Making ricotta at home is probably the easiest cheese of all, and it takes about 40 minutes! Since this type of cheese is a “fresh cheese,” meaning it is not aged, you can vary the moisture a little and make queso fresco, cottage cheese, farmer’s cheese, or paneer. They are all basically the same thing, with different moisture levels. Paneer requires a pressing, but that can be done with cheesecloth and some weight applied.
Not only is homemade better in freshness and taste, but it’s easier and faster than having to make a trip to the store when you need ricotta for a recipe. Plus, you know what’s in it. It is great by itself, or mix in a little honey or jam, or spread it on toast.
2 qt milk (4% whole works best)
4 T. vinegar (some use lemon juice)
Salt to taste
Muslin cloth or nut bag
A sauce pan alone may be used but the double boiler just about eliminates scorching the milk. See above photo for my setup. I use a soup pot and a skillet that is a little larger in diameter than the pot. Muslin cloth works better than cheesecloth because of the finer mesh. A double or triple layer of cheesecloth will also work.
Place pot into skillet, add milk to pot, and fill skillet about 3/4 way with hot tap water.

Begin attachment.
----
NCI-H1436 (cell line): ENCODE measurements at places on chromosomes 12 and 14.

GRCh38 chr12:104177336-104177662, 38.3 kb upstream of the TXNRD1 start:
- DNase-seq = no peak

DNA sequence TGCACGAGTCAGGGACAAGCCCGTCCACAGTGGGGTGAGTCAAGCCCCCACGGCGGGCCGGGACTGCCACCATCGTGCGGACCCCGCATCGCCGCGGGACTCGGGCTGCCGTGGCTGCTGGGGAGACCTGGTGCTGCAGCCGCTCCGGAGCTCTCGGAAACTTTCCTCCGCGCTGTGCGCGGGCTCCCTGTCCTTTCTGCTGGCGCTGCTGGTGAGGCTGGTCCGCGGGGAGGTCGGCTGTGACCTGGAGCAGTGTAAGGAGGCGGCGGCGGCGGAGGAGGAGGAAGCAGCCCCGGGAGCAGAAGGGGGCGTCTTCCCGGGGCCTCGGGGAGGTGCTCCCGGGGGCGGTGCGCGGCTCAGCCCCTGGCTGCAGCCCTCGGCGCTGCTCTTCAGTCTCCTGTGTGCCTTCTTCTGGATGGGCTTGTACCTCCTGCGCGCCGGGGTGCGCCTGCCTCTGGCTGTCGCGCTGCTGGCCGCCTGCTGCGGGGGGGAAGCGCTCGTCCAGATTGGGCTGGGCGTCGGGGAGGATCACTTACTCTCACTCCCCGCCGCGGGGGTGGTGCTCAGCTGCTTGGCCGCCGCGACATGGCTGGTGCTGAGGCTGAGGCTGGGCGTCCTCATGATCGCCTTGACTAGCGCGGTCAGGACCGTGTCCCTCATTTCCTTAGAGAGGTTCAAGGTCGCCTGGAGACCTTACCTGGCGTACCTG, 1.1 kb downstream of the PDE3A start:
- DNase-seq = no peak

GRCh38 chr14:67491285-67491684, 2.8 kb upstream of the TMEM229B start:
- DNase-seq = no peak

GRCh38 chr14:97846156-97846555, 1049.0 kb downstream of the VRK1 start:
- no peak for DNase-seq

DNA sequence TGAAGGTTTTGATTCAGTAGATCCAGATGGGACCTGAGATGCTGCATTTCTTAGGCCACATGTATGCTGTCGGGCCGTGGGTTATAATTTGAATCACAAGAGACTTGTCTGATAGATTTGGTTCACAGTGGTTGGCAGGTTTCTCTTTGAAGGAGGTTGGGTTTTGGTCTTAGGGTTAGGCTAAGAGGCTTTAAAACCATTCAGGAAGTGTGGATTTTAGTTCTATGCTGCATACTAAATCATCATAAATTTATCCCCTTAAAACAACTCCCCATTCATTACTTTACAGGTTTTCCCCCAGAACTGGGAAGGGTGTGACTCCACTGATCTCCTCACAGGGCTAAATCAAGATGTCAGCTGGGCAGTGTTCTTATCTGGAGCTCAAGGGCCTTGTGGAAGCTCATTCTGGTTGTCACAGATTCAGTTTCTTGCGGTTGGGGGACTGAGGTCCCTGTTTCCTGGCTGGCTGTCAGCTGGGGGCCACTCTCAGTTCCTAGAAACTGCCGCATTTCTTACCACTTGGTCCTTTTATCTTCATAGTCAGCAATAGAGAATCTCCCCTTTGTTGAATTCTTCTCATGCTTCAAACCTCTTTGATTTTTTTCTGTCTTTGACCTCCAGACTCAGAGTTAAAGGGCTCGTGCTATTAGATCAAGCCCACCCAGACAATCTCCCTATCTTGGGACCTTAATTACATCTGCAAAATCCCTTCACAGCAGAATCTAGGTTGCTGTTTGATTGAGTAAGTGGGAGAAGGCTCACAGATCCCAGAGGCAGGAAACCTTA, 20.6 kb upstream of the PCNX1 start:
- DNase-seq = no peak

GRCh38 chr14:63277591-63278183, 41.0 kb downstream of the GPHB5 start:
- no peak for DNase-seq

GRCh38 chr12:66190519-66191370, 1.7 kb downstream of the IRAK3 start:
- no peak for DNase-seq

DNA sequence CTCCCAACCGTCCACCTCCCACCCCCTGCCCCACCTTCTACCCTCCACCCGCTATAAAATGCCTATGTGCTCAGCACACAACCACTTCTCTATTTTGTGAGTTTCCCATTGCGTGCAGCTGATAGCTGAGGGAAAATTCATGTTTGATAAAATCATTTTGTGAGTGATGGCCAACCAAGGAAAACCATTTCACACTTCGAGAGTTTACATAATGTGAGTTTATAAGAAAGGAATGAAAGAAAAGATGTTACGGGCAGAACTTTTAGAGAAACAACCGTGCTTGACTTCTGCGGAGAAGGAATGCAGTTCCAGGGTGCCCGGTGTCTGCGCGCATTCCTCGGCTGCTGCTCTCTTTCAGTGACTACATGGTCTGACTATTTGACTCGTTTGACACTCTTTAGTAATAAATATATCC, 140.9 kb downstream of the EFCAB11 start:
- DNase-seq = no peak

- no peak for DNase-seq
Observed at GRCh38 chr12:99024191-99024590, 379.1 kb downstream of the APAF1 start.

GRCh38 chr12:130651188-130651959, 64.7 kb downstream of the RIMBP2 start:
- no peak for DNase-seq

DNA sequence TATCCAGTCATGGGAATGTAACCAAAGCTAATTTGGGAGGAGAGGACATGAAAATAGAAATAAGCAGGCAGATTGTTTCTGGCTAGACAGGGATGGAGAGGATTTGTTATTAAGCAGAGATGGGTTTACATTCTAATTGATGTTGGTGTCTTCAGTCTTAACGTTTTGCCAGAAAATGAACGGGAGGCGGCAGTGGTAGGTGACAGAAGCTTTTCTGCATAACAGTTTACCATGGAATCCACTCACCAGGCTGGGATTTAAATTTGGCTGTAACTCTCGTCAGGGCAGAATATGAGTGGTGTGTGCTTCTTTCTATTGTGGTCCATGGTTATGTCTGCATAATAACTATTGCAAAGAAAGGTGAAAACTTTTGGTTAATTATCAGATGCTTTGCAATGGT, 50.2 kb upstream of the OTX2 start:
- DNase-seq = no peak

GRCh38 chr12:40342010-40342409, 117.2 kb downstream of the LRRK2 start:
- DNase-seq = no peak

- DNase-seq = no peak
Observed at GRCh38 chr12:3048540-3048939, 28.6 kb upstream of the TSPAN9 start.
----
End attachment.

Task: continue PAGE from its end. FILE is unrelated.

Heat skillet on medium high, stirring often, until milk is about 200 degrees F., or just under boiling.
Remove from heat. Add 4T. vinegar and stir gently for a few seconds.
Allow to stand for 15 minutes while the milk curdles. At end of 15, you should see curdles surrounded by mostly clear whey. If liquid is more milk than whey, add 2T. vinegar and allow to sit 10 more minutes.
Pour all gently into colander lined with cloth. Allow to drain until desired consistency is reached. Add salt to taste. To get it dryer, bring up the corners and sides of the cloth to make a bag. Then suspend the bag over a container to allow several hours of draining. The whey is good to drink over ice, or can be used in many recipes. Dogs, cats, chickens, and others love it.